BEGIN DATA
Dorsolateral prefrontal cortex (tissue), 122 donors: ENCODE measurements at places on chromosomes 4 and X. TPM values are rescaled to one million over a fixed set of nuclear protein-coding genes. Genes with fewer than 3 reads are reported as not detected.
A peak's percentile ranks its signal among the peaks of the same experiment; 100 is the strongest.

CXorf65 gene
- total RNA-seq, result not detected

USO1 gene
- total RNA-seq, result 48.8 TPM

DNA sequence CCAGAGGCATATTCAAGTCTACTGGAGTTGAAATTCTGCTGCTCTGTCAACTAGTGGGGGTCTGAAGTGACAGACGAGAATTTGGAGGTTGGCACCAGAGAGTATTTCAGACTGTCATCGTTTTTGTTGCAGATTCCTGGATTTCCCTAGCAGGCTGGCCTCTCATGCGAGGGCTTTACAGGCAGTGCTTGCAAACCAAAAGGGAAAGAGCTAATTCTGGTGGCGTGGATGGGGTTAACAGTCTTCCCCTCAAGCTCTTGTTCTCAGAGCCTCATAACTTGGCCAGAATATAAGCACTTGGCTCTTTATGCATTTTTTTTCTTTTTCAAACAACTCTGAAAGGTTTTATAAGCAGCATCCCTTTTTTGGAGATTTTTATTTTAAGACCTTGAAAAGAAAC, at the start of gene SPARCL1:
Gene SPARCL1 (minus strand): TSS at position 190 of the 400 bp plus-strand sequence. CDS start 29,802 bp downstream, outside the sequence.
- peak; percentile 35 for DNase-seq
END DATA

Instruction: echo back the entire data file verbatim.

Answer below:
Dorsolateral prefrontal cortex (tissue), 122 donors: ENCODE measurements at places on chromosomes 4 and X. TPM values are rescaled to one million over a fixed set of nuclear protein-coding genes. Genes with fewer than 3 reads are reported as not detected.
A peak's percentile ranks its signal among the peaks of the same experiment; 100 is the strongest.

CXorf65 gene
- total RNA-seq, result not detected

USO1 gene
- total RNA-seq, result 48.8 TPM

DNA sequence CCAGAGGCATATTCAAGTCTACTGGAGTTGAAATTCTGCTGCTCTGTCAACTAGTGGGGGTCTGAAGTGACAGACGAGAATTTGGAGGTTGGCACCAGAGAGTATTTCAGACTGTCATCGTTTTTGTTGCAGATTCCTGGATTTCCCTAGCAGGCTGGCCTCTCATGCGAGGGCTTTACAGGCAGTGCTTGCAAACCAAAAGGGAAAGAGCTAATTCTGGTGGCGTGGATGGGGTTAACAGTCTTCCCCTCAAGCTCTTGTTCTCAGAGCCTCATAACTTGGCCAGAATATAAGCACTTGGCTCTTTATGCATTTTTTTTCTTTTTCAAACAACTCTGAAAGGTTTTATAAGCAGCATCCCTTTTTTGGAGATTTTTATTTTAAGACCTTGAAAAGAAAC, at the start of gene SPARCL1:
Gene SPARCL1 (minus strand): TSS at position 190 of the 400 bp plus-strand sequence. CDS start 29,802 bp downstream, outside the sequence.
- peak; percentile 35 for DNase-seq